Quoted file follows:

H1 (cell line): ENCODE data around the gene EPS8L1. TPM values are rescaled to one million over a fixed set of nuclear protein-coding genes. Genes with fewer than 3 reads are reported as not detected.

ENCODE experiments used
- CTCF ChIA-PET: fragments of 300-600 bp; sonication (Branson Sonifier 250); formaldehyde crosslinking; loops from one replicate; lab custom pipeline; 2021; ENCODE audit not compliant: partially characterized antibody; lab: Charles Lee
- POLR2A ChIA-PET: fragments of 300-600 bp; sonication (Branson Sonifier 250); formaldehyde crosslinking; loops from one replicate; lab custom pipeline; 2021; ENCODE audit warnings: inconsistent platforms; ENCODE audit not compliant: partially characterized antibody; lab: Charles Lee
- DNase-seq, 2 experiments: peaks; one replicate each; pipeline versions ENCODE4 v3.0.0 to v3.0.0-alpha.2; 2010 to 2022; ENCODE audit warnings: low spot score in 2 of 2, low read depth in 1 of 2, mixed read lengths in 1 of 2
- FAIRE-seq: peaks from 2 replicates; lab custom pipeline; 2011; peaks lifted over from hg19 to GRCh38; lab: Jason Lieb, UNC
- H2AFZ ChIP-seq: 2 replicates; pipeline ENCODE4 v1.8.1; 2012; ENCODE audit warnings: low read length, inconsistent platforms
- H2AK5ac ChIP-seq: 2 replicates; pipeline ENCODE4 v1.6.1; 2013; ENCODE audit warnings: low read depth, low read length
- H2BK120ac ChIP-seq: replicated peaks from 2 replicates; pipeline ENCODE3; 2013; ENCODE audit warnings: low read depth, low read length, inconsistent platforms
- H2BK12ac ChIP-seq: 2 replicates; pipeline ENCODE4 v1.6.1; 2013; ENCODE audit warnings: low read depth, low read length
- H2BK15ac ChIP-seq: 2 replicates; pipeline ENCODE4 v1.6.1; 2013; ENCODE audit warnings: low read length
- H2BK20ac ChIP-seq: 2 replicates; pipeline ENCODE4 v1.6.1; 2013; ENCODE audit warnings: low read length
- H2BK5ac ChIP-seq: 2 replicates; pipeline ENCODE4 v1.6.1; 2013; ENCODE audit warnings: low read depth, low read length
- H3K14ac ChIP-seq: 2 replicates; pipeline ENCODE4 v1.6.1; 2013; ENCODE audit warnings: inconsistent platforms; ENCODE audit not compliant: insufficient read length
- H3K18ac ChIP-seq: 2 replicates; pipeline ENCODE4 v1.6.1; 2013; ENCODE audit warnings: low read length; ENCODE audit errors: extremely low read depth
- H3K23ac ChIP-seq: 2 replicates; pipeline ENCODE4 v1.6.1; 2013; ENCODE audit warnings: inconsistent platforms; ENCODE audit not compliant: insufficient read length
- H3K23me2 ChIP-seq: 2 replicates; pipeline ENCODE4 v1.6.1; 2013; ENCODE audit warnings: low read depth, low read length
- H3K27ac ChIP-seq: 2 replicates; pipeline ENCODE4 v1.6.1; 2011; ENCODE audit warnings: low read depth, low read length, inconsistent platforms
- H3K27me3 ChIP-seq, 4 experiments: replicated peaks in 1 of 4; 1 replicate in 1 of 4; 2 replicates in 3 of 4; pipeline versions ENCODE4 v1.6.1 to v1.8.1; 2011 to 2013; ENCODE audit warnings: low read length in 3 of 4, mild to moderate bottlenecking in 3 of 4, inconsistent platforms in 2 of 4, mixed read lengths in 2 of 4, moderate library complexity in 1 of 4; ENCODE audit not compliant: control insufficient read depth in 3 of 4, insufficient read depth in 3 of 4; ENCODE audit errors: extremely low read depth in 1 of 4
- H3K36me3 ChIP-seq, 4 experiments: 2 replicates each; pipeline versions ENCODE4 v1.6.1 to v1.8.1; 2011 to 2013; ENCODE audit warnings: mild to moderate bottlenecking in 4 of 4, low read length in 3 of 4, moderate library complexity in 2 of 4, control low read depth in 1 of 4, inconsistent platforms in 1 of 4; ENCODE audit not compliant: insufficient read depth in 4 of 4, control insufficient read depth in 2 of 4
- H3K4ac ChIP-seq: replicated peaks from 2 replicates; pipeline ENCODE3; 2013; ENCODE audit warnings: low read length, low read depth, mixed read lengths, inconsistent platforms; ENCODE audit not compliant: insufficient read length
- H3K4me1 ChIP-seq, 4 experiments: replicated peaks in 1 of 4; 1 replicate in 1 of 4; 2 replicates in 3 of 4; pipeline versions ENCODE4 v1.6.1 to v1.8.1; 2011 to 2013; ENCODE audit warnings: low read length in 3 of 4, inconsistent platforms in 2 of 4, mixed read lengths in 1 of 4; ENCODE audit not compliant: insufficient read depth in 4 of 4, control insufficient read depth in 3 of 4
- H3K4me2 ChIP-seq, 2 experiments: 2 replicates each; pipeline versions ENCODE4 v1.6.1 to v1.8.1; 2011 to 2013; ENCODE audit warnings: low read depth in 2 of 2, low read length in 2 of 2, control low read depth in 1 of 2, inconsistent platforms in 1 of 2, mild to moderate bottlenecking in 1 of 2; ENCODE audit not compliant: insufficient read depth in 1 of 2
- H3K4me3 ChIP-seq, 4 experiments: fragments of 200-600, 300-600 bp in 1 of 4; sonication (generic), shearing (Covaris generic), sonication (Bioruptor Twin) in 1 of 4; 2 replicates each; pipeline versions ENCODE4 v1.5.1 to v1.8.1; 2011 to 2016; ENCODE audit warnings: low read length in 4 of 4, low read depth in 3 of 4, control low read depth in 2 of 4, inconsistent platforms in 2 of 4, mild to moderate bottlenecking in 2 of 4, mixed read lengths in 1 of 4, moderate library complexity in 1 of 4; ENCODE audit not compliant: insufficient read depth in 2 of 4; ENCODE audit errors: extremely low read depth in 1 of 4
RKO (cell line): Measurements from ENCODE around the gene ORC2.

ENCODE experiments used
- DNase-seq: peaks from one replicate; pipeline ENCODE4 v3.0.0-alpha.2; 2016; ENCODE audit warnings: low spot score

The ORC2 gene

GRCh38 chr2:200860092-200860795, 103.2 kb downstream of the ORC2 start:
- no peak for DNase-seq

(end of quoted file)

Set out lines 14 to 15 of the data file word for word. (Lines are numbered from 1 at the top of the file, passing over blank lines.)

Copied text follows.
- H3K14ac ChIP-seq: 2 replicates; pipeline ENCODE4 v1.6.1; 2013; ENCODE audit warnings: inconsistent platforms; ENCODE audit not compliant: insufficient read length
- H3K18ac ChIP-seq: 2 replicates; pipeline ENCODE4 v1.6.1; 2013; ENCODE audit warnings: low read length; ENCODE audit errors: extremely low read depth